If you want to understand why Apple "disappointing" Wall Street with the fourth-most-profitable quarter for any company ever is a big deal financially, take a gander above at the price:earnings ratio of three major high-tech companies.
This is a way of measuring how optimistic Wall Street is about a given company's future. Given two equally profitable companies, you're going to be more eager to own a slice of the one with the better growth potential. So the more optimistic the investor community is about a given company, the higher its PE ratio will be. And in Apple's case, as the company has grown and grown the markets have grown increasingly pessimistic about its future growth. A couple of quarters back, it started trading at a PE ratio below Microsoft's. A huge upside surprise might have killed off that pessimistic sentiment and persuaded people that they're making some kind of fundamental error, but instead Apple delivered a small downside surprise on earnings that led to a disproportionate fall in share prices and an even lower PE ratio.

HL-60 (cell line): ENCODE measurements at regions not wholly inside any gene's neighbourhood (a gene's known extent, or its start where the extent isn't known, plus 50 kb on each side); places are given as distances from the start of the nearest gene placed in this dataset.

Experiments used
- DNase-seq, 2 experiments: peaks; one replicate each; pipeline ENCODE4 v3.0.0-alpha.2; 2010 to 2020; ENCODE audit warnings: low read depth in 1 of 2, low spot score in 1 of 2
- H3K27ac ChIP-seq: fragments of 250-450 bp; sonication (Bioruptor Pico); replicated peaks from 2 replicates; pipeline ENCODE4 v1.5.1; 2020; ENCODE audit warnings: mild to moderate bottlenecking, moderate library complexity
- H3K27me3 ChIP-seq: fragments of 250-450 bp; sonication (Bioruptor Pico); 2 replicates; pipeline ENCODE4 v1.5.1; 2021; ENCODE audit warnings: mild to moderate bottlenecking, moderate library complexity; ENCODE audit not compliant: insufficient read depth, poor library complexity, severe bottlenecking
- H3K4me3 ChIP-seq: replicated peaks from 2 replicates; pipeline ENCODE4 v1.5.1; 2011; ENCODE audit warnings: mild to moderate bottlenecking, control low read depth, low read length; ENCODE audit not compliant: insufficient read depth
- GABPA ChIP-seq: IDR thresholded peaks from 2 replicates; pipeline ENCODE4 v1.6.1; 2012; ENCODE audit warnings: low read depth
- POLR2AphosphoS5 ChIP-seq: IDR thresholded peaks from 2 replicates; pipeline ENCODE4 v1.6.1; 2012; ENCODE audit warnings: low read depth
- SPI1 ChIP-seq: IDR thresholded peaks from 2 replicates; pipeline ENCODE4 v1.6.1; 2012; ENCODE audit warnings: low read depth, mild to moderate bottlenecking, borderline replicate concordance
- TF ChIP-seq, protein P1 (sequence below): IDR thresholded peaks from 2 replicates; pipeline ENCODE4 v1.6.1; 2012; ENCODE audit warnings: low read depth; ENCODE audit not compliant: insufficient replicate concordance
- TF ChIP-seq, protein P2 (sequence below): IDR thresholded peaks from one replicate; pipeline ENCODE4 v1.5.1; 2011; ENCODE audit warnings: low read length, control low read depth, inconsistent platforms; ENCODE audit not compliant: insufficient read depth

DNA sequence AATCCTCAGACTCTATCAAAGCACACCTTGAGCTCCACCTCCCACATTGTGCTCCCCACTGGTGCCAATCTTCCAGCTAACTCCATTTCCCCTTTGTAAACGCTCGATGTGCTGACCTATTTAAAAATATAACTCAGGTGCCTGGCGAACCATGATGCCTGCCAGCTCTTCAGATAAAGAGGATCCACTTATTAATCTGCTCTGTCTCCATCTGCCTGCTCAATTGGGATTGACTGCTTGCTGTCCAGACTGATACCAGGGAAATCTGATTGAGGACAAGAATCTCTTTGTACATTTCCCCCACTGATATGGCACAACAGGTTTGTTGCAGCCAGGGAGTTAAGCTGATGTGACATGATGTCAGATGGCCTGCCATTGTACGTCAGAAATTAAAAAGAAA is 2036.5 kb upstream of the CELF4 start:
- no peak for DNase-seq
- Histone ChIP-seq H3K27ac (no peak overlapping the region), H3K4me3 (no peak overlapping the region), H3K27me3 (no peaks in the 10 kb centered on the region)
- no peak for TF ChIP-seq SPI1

It's a little paradoxical because even after huge recent declines, Apple is still the most valuable company in America. But make no mistake—this is a company that Wall Street really doesn't like.
TODAY IN SLATE
The Right Target
Why Obama’s airstrikes against ISIS may be more effective than people expect.
The One National Holiday Republicans Hope You Forget
It’s Legal for Obama to Bomb Syria Because He Says It Is
I Stand With Emma Watson on Women’s Rights
Even though I know I’m going to get flak for it.
Should You Recline Your Seat? Two Economists Weigh In.
It Is Very, Very Stupid to Compare Hope Solo to Ray Rice
Or, why it is very, very stupid to compare Hope Solo to Ray Rice.
In Defense of HR
Startups and small businesses shouldn’t skip over a human resources department.